An accessible, straightforward presentation of classical thermodynamics, focusing on derivations of basic relations, starting with thermodynamic laws and various applications of interest to chemical engineers. Written in a clear, rigorous, and understandable manner, the book extends applications of fundamental concepts by presenting topics relevant to chemistry, but which are often omitted from thermodynamics books. It indicates the conditions under which a particular equation is valid. And, it incorporates modern symbols and nomenclature, such as the notation recommended by the International Union of Pure and Applied Chemistry. A valuable reference on thermodynamics for chemical engineers.
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Classical thermodynamics, the subject of this book, is concerned with macroscopic aspects of the interaction of matter with energy in its various forms. This book is designed as a text for a one-semester course for senior undergraduate or graduate students who have already been introduced to thermodynamics in an undergraduate physical chemistry course.
Anyone who studies and uses thermodynamics knows that a deep understanding of this subject does not come easily. There are subtleties and interconnections that are difficult to grasp at first. The more times one goes through a thermodynamics course (as a student or a teacher), the more insight one gains. Thus, this text will reinforce and extend the knowledge gained from an earlier exposure to thermodynamics. To this end, there is fairly intense discussion of some basic topics, such as the nature of spontaneous and reversible processes, and inclusion of a number of advanced topics, such as the reduction of bomb calorimetry measurements to standard-state conditions.
This book makes no claim to be an exhaustive treatment of thermodynamics. It concentrates on derivations of fundamental relations starting with the thermodynamic laws and on applications of these relations in various areas of interest to chemists. Although classical thermodynamics treats matter from a purely macroscopic viewpoint, the book discusses connections with molecular properties when appropriate.
In deriving equations, I have strived for rigor, clarity, and a minimum of mathematical complexity. I have attempted to clearly state the conditions under which each theoretical relation is valid because only by understanding the assumptions and limitations of a derivation can one know when to use the relation and how to adapt it for special purposes. I have taken care to be consistent in the use of symbols for physical properties. The choice of symbols follows the current recommendations of the International Union of Pure and Applied Chemistry (IUPAC) with a few exceptions made to avoid ambiguity.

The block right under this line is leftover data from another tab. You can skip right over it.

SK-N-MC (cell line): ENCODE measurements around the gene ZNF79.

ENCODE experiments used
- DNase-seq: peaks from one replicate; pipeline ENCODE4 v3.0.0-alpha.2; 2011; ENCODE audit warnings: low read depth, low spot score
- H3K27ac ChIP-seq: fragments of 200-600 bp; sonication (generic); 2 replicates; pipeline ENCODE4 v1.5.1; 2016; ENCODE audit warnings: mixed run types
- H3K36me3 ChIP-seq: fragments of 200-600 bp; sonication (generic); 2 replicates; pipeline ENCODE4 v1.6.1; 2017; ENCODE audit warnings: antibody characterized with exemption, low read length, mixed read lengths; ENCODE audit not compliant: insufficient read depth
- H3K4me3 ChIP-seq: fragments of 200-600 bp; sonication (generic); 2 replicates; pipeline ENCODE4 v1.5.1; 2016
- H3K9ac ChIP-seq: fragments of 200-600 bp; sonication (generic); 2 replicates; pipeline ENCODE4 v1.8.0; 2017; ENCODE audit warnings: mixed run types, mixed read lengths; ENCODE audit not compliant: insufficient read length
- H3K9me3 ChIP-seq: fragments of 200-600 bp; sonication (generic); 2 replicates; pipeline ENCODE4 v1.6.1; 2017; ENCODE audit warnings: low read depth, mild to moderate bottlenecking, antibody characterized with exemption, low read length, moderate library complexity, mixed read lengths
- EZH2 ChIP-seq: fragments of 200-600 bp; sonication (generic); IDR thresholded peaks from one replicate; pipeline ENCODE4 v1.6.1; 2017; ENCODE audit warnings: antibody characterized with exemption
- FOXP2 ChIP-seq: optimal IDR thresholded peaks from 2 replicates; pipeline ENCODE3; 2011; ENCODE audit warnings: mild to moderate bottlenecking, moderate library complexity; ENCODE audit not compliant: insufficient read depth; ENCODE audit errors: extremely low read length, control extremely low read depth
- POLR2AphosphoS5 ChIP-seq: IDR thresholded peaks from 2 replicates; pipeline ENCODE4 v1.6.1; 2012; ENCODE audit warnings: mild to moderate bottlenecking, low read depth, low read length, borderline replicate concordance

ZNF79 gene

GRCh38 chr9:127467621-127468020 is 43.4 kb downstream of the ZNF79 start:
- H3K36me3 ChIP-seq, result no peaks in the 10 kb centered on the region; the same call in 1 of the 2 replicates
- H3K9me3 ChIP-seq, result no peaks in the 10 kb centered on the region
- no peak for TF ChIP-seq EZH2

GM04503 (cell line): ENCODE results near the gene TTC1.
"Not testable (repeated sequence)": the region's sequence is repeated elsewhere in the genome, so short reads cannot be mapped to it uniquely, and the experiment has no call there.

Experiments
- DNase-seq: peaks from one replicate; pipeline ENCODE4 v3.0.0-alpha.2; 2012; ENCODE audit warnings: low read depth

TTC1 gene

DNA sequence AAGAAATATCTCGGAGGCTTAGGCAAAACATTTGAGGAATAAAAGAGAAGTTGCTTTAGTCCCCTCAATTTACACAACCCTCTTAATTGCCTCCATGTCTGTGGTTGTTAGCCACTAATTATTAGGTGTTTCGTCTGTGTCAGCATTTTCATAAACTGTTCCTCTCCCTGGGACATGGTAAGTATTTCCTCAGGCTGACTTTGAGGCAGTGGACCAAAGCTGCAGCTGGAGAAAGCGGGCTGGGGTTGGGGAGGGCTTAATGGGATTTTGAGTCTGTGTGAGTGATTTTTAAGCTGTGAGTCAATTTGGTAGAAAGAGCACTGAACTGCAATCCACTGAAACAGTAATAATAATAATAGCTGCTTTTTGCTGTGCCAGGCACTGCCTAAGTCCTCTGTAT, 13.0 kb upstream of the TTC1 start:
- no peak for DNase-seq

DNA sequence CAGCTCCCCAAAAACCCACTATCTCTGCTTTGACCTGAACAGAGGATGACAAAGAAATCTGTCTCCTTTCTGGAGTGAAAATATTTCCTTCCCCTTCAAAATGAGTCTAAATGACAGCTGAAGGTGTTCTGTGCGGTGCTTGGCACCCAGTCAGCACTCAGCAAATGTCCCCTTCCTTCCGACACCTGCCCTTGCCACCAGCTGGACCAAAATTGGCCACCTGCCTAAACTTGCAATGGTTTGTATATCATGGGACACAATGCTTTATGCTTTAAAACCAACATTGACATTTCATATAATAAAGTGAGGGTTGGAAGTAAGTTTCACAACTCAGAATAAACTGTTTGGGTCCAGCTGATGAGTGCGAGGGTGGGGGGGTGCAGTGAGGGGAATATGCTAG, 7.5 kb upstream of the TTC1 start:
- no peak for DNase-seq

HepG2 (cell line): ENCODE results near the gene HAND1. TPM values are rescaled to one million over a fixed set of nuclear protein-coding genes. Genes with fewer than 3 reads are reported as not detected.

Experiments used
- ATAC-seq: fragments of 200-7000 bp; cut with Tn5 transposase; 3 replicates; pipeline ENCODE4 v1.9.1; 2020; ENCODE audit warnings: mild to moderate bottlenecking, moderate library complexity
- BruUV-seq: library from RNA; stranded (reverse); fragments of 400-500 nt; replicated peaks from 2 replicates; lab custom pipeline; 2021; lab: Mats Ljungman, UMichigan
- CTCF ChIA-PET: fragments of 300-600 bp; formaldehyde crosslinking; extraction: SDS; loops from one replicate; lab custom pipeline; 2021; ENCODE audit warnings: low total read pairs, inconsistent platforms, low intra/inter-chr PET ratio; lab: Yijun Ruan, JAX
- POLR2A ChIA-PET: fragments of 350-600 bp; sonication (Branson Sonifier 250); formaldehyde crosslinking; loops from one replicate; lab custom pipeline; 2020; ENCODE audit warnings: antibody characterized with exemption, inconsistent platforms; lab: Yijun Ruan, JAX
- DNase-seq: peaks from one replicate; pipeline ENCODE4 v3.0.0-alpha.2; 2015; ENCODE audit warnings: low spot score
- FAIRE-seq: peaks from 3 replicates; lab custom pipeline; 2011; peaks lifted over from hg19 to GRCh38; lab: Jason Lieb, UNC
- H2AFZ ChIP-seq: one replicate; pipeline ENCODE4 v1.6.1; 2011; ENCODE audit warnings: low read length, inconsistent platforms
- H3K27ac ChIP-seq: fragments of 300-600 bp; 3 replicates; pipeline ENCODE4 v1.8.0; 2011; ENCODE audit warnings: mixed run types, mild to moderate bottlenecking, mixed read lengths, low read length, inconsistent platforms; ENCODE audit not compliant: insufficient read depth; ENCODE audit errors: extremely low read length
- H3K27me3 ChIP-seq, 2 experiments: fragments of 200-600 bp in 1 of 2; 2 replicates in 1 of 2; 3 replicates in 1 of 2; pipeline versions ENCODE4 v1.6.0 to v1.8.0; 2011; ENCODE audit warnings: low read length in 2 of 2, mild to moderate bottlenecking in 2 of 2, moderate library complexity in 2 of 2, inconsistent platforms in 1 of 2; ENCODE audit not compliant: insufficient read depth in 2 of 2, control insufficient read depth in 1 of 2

To reduce the number of topics covered, or to adapt the text to a first-time introduction to thermodynamics, the instructor might consider skipping material in some of the following sections: 4.12, 5.12, 7.6.6, 7.6.7, 7.8.5, 7.8.6, 7.9, 8.2.5, 8.4.4, 8.4.5, 9.5.4, 9.6.4, 9.7, 10.2.6, and 10.3.
A Solutions Manual (ISBN 0-02-328742-X) is available to faculty who have adopted the text. Please speak to your Prentice Hall representative if you would like a copy.
I owe much to J. Arthur Campbell, Luke E. Steiner, and William Moffitt, gifted teachers who introduced me to the elegant logic and practical utility of thermodynamics. I am immensely grateful to my wife Stephanie for her continued encouragement and patience during the period this book went from concept to reality.
I would also like to acknowledge the help of the following reviewers: James L. Copeland, Kansas State University; Lee Hansen, Brigham Young University; Reed Howald, Montana State UniversityBozeman; David W. Larsen, University of Missouri-St. Louis; Mark Ondrias, University of New Mexico; Philip H. Rieger, Brown University; Leslie Schwartz, St. John Fisher College; Allan L. Smith, Drexel University; and Paul E. Smith, Kansas State University.
I welcome comments and suggestions for improving this book. My e7mail address appears below.
College Park, Maryland e-mail: firstname.lastname@example.org
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Book Description Prentice Hall, 2000. Paperback. Book Condition: New. 1st. Bookseller Inventory # DADAX0023287411
Book Description Prentice Hall, 2000. Paperback. Book Condition: New. Bookseller Inventory # P110023287411